The United States Women's Soccer League, or WPS, officially suspended its 2012 season on January 30. The warning bells sounded this past October, when the South Florida magicJack team abruptly ended after a year of legal battles with the owner Dan Borislow. Apparently, this was the pebble that started the landslide, with the remaining franchises facing a seasonless year.
The WPS CEO, Jennifer O'Sullivan, announced the season's suspension following a vote by the Board of Governors. Owners pinpointed difficulties with Borislow as their major reason for cancelling the season. It seems the legal battle emptied the WPS coffers so much the league can't afford to continue. Right now, plans are still on for the 2013 sesaon, but expect a lot of work on league standards, violations, and ownership rules between now and then.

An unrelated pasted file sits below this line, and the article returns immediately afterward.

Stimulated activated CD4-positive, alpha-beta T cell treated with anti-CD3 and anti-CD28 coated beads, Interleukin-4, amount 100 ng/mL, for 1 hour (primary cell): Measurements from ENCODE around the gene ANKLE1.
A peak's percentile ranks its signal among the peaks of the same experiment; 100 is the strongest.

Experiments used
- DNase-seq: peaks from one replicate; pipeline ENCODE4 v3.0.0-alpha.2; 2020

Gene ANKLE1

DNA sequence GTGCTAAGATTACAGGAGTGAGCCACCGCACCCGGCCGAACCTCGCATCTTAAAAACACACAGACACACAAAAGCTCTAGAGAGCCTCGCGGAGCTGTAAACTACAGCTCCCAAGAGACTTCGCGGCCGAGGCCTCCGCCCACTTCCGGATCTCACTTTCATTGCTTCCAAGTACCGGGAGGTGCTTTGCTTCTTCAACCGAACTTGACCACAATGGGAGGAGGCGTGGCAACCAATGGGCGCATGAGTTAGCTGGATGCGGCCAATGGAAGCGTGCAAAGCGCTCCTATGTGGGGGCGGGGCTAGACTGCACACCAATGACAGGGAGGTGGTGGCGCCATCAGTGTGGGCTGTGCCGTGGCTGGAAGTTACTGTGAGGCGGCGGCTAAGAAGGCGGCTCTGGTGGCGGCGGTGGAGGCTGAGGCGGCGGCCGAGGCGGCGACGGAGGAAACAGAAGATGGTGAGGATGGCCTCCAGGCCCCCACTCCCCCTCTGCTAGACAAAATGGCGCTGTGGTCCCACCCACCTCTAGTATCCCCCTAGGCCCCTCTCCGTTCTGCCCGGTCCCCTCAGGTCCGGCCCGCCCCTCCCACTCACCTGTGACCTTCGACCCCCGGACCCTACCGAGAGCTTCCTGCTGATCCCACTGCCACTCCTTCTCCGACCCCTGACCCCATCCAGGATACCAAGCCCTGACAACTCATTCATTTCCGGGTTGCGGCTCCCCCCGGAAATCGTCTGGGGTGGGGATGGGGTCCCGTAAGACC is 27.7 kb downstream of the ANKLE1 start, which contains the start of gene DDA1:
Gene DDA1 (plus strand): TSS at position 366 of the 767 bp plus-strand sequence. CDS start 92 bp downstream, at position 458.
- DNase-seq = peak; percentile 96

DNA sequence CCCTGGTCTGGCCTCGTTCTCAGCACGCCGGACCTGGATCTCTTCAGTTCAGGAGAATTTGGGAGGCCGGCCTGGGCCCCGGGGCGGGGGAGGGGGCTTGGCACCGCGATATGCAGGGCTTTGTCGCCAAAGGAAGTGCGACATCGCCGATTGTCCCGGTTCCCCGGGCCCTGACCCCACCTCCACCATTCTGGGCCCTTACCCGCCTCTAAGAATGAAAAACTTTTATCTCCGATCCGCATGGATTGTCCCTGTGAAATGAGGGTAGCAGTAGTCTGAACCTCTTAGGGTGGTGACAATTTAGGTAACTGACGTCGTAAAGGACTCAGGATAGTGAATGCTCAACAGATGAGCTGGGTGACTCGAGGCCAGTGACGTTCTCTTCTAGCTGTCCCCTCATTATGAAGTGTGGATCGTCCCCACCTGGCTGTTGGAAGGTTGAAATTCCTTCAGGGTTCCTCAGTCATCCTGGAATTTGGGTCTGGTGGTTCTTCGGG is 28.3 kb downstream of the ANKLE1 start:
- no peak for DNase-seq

Soccer fans, feel free to complain. True, the WPS has only played for three seasons and doesn't enjoy the same interest as other leagues sanctioned by the U.S. Soccer Federation. But soccer has been a long, long time in coming to the U.S. and needs all the help it can get. First division leagues here are paltry compared to the leagues across the world when it comes to star power and regular money power, too.
This blow will certainly lose fans for the WPS, and whenÂ—or ifÂ—the minimum of six teams start playing again in 2013, they may find it difficult to gain the same amount of attention from before the legal disaster. In soccer's desperate climb up the ranks of American popularity, it's a painful missed foothold.